India Needs to Fix Finances to Make Renewable Energy Dreams a Reality
Over the past few years, the government of India has set ambitious targets for wind and solar energy: current targets would see wind and solar capacity grow by 600 percent through 2022, to 60 GW and 100 GW of energy, respectively, from current cumulative installed capacity of about 25 GW. To put those numbers in perspective, 1 GW provides power for 700,000 modern homes; 160 GW would power a sizeable portion of India’s energy needs.
These targets are good for both India’s energy supply and for economic growth – a theme emphasised by US President Barack Obama and Indian Prime Minister Narendra Modi recently in announcing their joint commitment to increasing investment in clean energy and low-carbon economic growth.
However, this task is made difficult by the government’s limited budget, which is constrained by a large fiscal deficit and multiple development priorities.
Further, markets will not provide finance to meet these targets alone. In fact, our analysis shows that the single biggest challenge to scaling up renewable energy is the cost of finance – in particular to debt. Unfavourable debt terms add 24-32 percent to the cost of renewable energy in India, compared to similar projects in the US. Domestic debt is expensive due to unfavourable macroeconomic conditions as well as underdeveloped capital markets, and foreign debt becomes expensive once hedging costs are added.
The good news is that India can address this situation in a way that also saves money for taxpayers, electricity customers, and scales up renewable energy.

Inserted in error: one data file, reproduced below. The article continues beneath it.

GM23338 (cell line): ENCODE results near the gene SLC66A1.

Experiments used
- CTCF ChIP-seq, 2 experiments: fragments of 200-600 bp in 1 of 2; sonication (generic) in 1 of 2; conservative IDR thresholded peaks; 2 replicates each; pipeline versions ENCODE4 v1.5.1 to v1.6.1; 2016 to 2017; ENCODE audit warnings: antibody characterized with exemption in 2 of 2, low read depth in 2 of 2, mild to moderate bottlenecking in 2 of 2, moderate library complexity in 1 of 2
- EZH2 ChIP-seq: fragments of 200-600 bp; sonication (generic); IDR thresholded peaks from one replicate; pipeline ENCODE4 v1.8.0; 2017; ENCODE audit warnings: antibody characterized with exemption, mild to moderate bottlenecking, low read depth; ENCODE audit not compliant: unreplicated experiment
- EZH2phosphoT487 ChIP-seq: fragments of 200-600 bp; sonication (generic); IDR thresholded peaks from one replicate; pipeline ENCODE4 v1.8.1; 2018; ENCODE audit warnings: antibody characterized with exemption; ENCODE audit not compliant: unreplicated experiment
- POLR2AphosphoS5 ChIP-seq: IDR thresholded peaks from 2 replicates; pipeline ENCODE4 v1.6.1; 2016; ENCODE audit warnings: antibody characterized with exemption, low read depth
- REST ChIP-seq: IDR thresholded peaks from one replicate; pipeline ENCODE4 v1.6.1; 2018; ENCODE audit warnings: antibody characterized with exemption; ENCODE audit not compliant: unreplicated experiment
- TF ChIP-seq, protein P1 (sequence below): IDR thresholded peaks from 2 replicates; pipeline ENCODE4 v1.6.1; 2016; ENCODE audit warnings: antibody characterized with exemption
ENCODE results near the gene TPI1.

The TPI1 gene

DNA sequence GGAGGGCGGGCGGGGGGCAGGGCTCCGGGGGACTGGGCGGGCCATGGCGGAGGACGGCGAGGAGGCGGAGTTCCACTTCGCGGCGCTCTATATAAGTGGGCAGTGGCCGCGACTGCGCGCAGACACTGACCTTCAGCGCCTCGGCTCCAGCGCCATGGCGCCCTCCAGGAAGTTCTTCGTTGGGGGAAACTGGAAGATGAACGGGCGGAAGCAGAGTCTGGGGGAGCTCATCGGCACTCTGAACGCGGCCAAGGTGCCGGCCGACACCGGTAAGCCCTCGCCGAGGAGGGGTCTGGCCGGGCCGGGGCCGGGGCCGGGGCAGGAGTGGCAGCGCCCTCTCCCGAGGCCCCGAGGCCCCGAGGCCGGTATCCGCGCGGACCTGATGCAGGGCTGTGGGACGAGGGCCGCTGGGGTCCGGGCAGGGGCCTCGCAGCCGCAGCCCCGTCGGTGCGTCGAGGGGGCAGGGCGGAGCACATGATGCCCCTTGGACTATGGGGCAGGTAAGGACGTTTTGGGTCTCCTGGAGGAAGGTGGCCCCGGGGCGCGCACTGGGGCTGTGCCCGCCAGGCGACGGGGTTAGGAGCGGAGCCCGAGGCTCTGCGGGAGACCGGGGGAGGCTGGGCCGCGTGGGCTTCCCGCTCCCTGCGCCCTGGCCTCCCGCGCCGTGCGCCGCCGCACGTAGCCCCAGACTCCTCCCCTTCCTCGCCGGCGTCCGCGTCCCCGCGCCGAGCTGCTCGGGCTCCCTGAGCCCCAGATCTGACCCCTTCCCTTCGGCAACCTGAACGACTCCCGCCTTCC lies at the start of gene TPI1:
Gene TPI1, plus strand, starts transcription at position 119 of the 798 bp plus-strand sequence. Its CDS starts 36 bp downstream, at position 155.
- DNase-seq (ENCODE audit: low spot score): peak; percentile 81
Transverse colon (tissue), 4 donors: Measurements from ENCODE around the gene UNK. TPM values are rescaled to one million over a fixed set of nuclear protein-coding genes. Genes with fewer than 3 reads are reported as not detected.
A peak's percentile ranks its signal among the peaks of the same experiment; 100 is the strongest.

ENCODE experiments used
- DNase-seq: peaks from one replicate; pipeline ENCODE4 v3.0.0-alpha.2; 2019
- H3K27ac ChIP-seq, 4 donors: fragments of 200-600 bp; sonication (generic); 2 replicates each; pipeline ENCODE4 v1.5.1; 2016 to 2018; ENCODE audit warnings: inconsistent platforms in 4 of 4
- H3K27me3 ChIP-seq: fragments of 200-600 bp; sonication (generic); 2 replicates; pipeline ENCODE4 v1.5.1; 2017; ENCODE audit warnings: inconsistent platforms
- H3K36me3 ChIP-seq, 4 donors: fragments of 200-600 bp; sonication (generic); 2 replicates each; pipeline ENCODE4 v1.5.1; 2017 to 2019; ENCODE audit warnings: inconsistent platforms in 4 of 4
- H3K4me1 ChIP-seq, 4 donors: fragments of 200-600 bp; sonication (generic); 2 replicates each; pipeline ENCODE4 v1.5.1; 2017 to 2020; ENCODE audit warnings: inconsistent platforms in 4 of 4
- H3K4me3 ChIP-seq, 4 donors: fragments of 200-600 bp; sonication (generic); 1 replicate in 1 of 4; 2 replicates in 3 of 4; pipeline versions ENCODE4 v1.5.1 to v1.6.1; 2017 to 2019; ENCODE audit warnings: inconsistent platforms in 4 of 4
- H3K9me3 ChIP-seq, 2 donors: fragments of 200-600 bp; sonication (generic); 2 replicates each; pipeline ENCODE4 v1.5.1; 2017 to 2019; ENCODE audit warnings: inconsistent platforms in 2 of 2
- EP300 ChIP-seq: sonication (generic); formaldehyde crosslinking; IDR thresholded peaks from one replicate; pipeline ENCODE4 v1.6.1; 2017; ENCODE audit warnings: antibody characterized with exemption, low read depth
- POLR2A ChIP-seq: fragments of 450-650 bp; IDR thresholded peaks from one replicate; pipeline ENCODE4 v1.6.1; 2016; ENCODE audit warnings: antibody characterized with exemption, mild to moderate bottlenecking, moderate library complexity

In our work to support the Ministry of Finance and the Ministry of New and Renewable Energy over the past years, we have identified three steps to finance renewable energy more cost-effectively.
First, a policy shift to provision of low-cost, long-term debt as a federal policy could reduce the cost of renewable energy by up to 78 percent compared to current federal polices such as viability gap funding, accelerated depreciation, and generation based incentive.
Second, in parallel, the government can choose to facilitate low-cost, long-term debt from domestic capital markets as well as foreign sources, in the process reducing the cost of renewable energy by up to 25 percent.
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We are currently exploring some of these promising instruments – for example, renewable energy bonds with credit enhancement as well as exchange rate liquidity facilities – in our research.
Third, given that the government is focused on economic development as well as climate change, an additional question is how to balance the growth of renewable energy sources with the development of fossil fuel-based energy, in particular coal.
Our analysis indicates that transitioning to a low-carbon electricity system – that is, from fossil fuel-based energy to renewable energy – could not only support both goals simultaneously but also bring financial savings. Renewable energy enjoys significantly reduced operational costs compared to fossil fuel-powered electricity, which pays high (and volatile) costs for coal and gas extraction and transportation. These savings, when coupled with a reduction in India’s high financing costs, can provide India with additional financial capacity to meet its economic and development goals.
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Renewable energy is a clear win for India. With these steps, India can make its ambition for a wind and solar-fueled energy supply not just a dream, but also reality.
A version of this blog first appeared in Business Today.